4. It seems dishonest for me to vote for president. We get upset when immigrants vote. I am, fundamentally an expat. I wouldn’t vote if I lived in France either.
  5. Voting divides Christians. I know that my stance could be seen as divisive too, but you’d be surprised. I’ve only ever gotten into arguments over my position a few times, and I found that it brought me closer to my “opponent.” You reading this dlw?
  6. My candidate isn’t on the ballot. I suppose I could go to the polls and just write-in “Jesus of Nazareth.”
  7. Voting reinforces the current party system. Alasdair MacIntyre says it better than I can:Try to promote the pro-life case that we have described within the Democratic Party and you will at best go unheard and at worst be shouted down. Try to advance the case for economic justice as we have described it within the Republican Party and you will be laughed out of court. … In this situation a vote cast is not only a vote for a particular candidate, it is also a vote case for a system that presents us only with unacceptable alternatives. The way to vote against the system is not to vote.I like this argument. People usually challenge my non-voting by saying: a no-vote is still a vote. Indeed. Not voting is a vote against the system.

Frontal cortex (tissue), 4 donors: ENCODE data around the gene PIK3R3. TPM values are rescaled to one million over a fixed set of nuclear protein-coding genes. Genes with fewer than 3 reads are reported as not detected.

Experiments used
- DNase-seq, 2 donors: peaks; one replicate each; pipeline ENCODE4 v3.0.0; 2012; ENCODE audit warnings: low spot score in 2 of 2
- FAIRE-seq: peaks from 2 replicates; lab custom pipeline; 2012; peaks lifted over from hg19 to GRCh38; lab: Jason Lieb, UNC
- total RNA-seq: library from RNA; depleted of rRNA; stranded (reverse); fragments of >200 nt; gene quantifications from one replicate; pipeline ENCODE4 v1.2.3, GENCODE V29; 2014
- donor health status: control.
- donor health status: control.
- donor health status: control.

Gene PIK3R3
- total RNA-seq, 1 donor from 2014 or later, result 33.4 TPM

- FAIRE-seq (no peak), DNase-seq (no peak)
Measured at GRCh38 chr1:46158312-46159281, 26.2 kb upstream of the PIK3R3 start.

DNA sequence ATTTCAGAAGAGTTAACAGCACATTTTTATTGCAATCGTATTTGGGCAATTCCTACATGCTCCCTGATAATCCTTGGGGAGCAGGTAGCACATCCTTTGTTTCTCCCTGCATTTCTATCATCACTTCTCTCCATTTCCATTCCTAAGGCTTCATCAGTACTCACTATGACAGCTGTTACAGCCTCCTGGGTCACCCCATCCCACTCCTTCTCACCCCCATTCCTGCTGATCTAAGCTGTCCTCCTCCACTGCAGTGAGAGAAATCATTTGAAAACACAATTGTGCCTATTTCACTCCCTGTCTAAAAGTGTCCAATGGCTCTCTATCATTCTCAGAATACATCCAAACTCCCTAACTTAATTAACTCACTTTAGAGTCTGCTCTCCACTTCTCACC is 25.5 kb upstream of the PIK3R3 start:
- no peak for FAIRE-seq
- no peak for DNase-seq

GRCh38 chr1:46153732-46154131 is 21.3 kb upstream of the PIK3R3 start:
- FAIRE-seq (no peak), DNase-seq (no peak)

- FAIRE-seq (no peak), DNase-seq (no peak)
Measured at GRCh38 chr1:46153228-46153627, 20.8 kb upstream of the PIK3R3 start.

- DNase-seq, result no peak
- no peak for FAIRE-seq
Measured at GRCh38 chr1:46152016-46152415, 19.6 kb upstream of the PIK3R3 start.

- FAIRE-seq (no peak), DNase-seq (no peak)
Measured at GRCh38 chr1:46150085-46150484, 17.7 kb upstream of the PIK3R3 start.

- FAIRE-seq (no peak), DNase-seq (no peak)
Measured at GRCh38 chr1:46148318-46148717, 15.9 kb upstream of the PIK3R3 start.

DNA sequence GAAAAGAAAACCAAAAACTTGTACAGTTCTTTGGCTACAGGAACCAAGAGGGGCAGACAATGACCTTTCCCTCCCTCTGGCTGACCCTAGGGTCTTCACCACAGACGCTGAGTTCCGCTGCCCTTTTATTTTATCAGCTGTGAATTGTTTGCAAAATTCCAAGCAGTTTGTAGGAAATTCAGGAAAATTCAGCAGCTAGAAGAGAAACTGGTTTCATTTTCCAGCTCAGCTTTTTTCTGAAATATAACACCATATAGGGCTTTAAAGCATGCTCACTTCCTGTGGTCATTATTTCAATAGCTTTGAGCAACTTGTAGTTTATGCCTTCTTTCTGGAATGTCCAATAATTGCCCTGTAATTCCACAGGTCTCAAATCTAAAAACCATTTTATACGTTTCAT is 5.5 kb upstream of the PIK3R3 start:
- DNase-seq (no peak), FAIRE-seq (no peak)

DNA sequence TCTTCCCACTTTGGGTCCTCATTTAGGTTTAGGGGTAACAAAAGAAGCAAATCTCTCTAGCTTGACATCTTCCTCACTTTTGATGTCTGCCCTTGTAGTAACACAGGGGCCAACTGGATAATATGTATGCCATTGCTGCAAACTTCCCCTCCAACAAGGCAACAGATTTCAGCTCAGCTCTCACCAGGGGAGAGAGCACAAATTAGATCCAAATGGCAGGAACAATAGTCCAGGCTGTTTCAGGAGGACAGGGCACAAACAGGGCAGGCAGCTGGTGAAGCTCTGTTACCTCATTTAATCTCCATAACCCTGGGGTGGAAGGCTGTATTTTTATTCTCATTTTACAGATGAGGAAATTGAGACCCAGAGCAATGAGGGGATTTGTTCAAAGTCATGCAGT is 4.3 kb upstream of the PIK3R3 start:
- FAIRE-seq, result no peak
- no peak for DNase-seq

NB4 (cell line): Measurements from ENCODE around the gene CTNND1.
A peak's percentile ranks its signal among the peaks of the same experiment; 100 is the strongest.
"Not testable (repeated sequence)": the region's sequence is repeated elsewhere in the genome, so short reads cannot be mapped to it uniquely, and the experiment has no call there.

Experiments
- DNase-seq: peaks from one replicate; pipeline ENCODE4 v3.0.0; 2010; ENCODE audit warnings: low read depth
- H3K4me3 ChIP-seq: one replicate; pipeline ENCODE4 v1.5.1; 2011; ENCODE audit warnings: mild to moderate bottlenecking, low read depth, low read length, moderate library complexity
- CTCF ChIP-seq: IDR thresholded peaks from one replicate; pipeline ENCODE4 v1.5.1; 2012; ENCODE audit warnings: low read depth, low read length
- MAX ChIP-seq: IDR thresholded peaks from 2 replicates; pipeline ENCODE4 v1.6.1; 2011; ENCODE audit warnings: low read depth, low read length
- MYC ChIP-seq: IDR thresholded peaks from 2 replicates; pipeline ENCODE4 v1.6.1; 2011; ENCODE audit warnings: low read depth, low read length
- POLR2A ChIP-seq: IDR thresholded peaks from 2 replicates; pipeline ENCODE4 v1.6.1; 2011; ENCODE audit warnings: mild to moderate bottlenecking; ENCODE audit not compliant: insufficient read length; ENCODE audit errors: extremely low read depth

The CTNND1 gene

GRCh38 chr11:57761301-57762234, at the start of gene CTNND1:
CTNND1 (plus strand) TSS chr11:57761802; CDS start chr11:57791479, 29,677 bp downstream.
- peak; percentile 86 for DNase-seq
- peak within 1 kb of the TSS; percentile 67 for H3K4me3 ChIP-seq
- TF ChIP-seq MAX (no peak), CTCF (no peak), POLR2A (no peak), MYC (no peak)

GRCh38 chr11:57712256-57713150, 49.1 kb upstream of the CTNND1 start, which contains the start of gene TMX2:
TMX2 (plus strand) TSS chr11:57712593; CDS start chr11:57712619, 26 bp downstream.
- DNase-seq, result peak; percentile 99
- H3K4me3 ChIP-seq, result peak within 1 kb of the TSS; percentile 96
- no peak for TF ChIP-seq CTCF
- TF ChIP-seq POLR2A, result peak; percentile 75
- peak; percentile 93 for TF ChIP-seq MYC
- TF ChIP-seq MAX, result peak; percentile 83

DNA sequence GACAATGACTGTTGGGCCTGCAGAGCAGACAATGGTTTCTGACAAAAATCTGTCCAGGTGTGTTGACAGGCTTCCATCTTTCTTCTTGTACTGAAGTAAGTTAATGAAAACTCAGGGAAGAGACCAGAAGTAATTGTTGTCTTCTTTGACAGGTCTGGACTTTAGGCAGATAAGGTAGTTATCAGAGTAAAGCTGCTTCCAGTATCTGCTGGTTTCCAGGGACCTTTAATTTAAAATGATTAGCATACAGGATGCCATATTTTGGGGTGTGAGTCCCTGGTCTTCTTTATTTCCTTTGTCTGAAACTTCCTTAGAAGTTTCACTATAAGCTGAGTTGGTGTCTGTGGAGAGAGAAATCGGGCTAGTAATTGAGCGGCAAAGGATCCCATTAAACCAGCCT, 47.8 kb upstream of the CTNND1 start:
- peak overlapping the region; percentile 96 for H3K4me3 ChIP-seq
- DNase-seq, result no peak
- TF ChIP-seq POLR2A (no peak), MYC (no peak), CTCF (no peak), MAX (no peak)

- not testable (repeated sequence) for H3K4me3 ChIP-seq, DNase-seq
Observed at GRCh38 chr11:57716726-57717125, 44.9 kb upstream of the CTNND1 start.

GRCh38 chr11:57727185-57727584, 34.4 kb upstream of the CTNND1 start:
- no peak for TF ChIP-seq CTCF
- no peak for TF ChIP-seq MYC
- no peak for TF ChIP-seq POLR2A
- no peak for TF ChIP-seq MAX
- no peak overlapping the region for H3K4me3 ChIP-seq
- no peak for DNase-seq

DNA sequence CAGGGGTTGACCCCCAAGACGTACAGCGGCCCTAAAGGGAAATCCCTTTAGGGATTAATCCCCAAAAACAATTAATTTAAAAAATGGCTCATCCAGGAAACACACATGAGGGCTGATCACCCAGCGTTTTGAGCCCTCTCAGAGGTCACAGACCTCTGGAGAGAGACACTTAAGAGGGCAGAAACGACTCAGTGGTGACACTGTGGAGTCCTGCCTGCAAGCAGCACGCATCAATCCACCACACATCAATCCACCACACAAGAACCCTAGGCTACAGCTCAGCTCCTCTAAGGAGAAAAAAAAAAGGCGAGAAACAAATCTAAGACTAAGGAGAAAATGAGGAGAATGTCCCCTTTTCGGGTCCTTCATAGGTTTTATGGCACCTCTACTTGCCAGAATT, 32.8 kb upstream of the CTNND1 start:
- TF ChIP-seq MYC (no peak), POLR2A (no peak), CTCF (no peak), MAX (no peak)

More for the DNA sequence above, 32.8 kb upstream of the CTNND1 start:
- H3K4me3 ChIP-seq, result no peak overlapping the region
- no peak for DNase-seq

8. Voting can indirectly support the killing of Christians by Christians. Related to #2 and #5: When you vote, you are electing a person who, as commander-in-chief, will use his military powers to kill others. In particular, it is likely that s/he will use military powers to send Christian troops to a place where Christian adversaries will be killed. I know that this argument doesn’t do it for everyone. But the truth that Christians have slaughtered other Christians for the past 2000 years because of their conflicting affiliations to different States is evil. And I, for one, would like to resist that as much as possible. Sure, one way of getting at this would be to vote for someone like Ron Paul, but another way would be fore all Christians to opt out of military service.